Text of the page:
Dealing Alex Wood to the Dodgers for Hector Olivera brought a great deal of uncertainty to the Braves organization. Although a promising prospect, there were some question marks attached to him – for one, he was already 30. Rumors were also circulating that he needed Tommy John Surgery. He didn’t. The Braves and Dodgers were unsure how long it would take for him to reach the majors, and Alex Wood was a viable option for the Braves rotation.
When the Braves called Olivera up in September he showed flashes of why Atlanta traded for him. His biggest issue was facing left-handed pitchers; he slashed .067/.176/.067 in 17 plate appearances.
Against right-handed pitchers, however, Olivera slashed .297/.343/.484
Although Spring Training games don’t count, Olivera’s hitting everything coming across the plate this year. Through 13 games, and 39 at-bats, Olivera is slashing .410/.415/.487 and is second in the MLB in hitting.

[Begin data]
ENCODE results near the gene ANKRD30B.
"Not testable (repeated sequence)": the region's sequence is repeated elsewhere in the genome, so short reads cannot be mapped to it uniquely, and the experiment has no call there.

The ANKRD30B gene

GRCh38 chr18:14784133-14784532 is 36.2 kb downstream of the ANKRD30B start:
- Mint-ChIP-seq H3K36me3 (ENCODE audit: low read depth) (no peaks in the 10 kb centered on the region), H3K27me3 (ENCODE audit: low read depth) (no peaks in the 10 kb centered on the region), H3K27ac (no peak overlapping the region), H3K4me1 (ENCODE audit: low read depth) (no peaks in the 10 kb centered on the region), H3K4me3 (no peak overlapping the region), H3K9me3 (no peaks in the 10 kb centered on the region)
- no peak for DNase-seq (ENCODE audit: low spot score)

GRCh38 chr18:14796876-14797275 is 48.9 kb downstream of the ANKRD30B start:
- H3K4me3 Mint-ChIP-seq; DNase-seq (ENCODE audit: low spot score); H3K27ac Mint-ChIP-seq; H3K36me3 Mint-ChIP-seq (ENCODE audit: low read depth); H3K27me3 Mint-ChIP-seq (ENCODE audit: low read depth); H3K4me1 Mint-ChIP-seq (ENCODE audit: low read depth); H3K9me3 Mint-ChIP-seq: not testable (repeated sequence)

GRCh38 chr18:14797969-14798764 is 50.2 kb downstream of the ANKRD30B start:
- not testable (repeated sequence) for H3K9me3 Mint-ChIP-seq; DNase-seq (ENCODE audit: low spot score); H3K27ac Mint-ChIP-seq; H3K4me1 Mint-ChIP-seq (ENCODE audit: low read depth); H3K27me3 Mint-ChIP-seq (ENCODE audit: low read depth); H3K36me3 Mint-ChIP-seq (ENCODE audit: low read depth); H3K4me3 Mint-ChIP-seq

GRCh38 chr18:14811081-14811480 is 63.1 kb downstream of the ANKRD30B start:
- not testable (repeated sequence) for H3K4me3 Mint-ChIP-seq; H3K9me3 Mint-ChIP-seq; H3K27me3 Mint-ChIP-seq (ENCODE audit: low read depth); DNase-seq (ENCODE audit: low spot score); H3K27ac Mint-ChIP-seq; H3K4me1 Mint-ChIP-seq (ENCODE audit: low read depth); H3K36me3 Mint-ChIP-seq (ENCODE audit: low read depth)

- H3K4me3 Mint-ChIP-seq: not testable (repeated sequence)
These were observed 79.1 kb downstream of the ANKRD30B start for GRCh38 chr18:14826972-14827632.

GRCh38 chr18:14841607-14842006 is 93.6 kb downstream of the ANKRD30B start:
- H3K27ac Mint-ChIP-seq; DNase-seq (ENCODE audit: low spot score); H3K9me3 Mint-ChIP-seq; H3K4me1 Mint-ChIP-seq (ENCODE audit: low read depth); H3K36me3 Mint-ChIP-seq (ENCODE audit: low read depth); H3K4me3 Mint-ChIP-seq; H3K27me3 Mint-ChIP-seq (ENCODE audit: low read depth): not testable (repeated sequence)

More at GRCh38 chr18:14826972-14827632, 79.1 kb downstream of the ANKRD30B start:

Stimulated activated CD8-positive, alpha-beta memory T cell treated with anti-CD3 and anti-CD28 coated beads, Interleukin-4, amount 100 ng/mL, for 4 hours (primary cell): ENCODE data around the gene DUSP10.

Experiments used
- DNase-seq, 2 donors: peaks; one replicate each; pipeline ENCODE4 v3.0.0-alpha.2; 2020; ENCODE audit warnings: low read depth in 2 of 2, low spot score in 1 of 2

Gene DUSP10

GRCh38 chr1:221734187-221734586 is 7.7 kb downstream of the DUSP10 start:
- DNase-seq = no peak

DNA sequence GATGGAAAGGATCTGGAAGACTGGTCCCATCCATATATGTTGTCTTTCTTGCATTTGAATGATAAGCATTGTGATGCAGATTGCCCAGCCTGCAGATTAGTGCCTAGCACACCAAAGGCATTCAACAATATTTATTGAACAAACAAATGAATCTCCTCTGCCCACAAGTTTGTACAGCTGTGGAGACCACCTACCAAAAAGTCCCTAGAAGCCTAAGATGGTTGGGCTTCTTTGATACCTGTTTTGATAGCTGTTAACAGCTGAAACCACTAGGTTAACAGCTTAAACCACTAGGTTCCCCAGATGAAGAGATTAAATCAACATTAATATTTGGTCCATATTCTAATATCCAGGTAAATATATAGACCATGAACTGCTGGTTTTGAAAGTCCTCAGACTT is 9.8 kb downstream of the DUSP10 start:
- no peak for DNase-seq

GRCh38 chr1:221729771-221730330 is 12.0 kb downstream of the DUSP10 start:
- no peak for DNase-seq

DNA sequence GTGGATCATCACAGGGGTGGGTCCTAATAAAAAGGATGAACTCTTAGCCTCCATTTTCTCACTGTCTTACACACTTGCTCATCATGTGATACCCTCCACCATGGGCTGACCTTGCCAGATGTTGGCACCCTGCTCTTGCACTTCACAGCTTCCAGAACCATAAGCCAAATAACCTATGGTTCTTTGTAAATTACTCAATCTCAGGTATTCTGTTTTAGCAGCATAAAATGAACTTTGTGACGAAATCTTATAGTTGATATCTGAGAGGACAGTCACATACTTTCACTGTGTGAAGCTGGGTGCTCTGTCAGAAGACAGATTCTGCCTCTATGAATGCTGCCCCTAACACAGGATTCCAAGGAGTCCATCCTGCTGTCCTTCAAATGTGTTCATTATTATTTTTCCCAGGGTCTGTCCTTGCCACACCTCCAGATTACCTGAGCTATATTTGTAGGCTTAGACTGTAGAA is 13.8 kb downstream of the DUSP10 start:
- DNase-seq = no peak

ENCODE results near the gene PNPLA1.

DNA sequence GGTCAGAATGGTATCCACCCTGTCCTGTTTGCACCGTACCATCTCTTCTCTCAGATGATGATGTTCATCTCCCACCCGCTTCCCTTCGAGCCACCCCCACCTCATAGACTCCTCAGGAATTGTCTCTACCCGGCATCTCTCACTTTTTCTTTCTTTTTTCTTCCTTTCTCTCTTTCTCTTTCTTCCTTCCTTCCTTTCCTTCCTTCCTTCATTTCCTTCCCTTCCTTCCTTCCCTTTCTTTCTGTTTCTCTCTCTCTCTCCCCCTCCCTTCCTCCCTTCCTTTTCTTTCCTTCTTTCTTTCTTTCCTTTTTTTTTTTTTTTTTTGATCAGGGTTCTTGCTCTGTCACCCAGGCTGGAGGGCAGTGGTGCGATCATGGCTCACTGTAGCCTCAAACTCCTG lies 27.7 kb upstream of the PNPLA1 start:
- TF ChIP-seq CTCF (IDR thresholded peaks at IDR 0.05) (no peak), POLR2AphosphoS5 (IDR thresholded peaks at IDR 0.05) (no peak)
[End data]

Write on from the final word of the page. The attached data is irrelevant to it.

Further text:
It’s no secret Atlanta has stockpiled prospects in an apparent rebuild, but that doesn’t always mean the prospects will pan out. Trading for Olivera was somewhat of a low-risk, high-reward, considering Los Angeles agreed to eat almost half of his contract, so, the Braves will pay him upwards of $30 million over the next five years.
The biggest concern surrounding Olivera currently is whether or not he can efficiently play left field. Luckily, Atlanta has solid defensive replacements, but he has struggled in Spring Training.
Olivera was known as a high-average guy in Cuba, with a decent amount of power. There’s a lot of talent there, and it’s doubtful the Braves would use him strictly as a platoon player, considering his success against righties.
Atlanta had a big problem with players not named Freddie Freeman taking at-bats last season. Olivera has shown considerable improvement in his plate discipline from last year to this year.
If he can develop into the player he was projected to be, or the player he was in Cuba, with the help of fellow prospects, Atlanta could be in a position to contend for the NL East in a few years.
Swanson and Smith may be a year or two away from the MLB, but Atlanta will look to Olivera to be a viable option at the plate and in left field this season.
Although the Braves are not looking to be a 90-100 win team this season, that doesn’t mean they won’t be competitive. If Olivera can show consistent discipline at the plate, he can and will develop into a very good, everyday player.